World News in Brief: September 9
Around a quarter of a million doses of the Pfizer-BioNTech vaccine bought from Spain will arrive in New Zealand this week.
Indonesia and Australia agreed to deepen security ties during a ministerial meeting on Thursday, with discussions underway towards enabling joint military training in Australia and participation in its defence academies.
* Uruguay's government is pushing ahead with free trade talks with China, hoping the small South American nation can became a "gateway" for the regional Mercosur bloc in negotiations with the Asian powerhouse.
* Mexican foreign minister Marcelo Ebrard said on Wednesday that upcoming high-level economic talks with the United States will focus on infrastructure along the border to facilitate trade and movement of people, semiconductors and cybersecurity.
* Saudi Arabia welcomed on Wednesday the release of classified documents relating to the Sept. 11, 2001 attacks in the United States. Its US embassy said in a statement that "any allegation that Saudi Arabia is complicit in the September 11 attacks is categorically false".
* Asian shares dropped Thursday, while the dollar held firm, in line with a cautious global mood as investors worried about the combination of slowing global growth and the potential tapering of central bank stimulus.
* Several Federal Reserve policymakers have signalled that the US central bank remains on track to trim its massive asset purchases this year.
* British employers are facing the most severe shortage of job candidates on record due to the post-lockdown surge in the economy and Brexit, a recruiters' body said.
* Germany is extending its COVID-19 emergency aid for struggling companies by three months until the end of this year, the finance and economy ministries said.
* Britain has approved plans to turn away boats illegally carrying migrants to its shores, deepening a diplomatic rift with France over how to deal with a surge of people risking their lives by trying to cross the English Channel in small dinghies.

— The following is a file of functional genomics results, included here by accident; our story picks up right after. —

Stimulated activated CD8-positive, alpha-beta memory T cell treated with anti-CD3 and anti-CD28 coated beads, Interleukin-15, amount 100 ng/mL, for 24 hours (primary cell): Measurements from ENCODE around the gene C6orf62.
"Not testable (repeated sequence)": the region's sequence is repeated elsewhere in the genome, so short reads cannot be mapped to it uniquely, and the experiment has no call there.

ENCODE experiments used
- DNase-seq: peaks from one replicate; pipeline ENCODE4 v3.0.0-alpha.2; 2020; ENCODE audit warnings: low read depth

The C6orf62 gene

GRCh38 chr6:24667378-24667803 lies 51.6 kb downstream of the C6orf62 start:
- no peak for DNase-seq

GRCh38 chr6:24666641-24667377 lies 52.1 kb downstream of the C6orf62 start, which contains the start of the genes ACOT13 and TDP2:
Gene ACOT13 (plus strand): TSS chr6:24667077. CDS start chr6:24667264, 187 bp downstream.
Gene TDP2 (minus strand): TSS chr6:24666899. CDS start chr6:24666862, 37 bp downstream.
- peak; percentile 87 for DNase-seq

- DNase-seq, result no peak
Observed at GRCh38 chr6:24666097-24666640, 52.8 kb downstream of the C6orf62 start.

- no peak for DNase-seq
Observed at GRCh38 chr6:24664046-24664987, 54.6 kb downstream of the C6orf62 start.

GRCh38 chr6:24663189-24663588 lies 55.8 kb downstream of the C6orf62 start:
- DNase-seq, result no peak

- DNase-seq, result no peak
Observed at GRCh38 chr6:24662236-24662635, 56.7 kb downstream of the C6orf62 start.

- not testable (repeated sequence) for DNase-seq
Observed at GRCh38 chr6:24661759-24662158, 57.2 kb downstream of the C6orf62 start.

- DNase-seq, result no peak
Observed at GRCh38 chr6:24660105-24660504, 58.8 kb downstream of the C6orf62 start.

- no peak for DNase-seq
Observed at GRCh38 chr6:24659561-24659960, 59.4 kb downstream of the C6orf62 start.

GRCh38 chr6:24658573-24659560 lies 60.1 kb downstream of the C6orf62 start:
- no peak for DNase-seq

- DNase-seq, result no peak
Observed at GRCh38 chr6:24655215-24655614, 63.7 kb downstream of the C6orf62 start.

* Two hundred Americans and other foreigners who remain in Afghanistan are set to depart the war-ravaged country on charter flights from Kabul on Thursday after the new Taliban government agreed to their evacuation, a US official said.
* Morocco said turnout in Wednesday’s parliamentary election was just over 50%, higher than in 2016 after authorities combined it with local elections that traditionally draw better participation.
* Ecuador has reached a new staff-level agreement with the IMF that could result in US$1.5 billion in new disbursements this year following promises by President Guillermo Lasso's government to cut spending, the finance minister said on Wednesday.
* Algeria has detained 30 people, including seven members of a separatist group that the government has declared a terrorist organisation, for involvement in wildfires that killed at least 65 people, the paramilitary police said on Wednesday.
* About 2,000 Bulgarian restaurant and club owners, waiters, bartenders and gym instructors protested in the centre of the capital Sofia on Wednesday against newly imposed restrictions.
* Sydney's cafes, restaurants and pubs are set to reopen in the second half of October after months of strict lockdown.
* Countries in the Americas should prioritize pregnant and lactating women in the distribution of COVID-19 shots, the Pan American Health Organization said.
* South Africa has set a Nov. 1 date for municipal elections, after a court last week rejected a request to delay them until early next year to allow more time for COVID-19 vaccinations.
* The US Food and Drug Administration declined Humanigen's request for emergency use authorization of its lenzilumab drug to treat newly hospitalized COVID-19 patients.
* US’s Louisiana's death toll from Hurricane Ida rose to 26 on Wednesday after health officials reported 11 additional deaths in New Orleans. Ida, one of the most powerful hurricanes ever to strike the US Gulf Coast, hit Louisiana more than a week ago before moving northeast and causing intense flooding that killed dozens.
* Dozens of Honduran migrants received vaccines in the southern Mexican city of Tapachula on Wednesday.
* Somalia's two most powerful leaders were locked in a standoff on Wednesday after they named different men to head the intelligence service of the politically unstable nation in the Horn of Africa.
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- Politburo gives opinions on socio-economic performance
- China's Xi urges Afghanistan to stamp out terrorism, vows more aid
- Tour for frontline forces against the epidemic to be piloted
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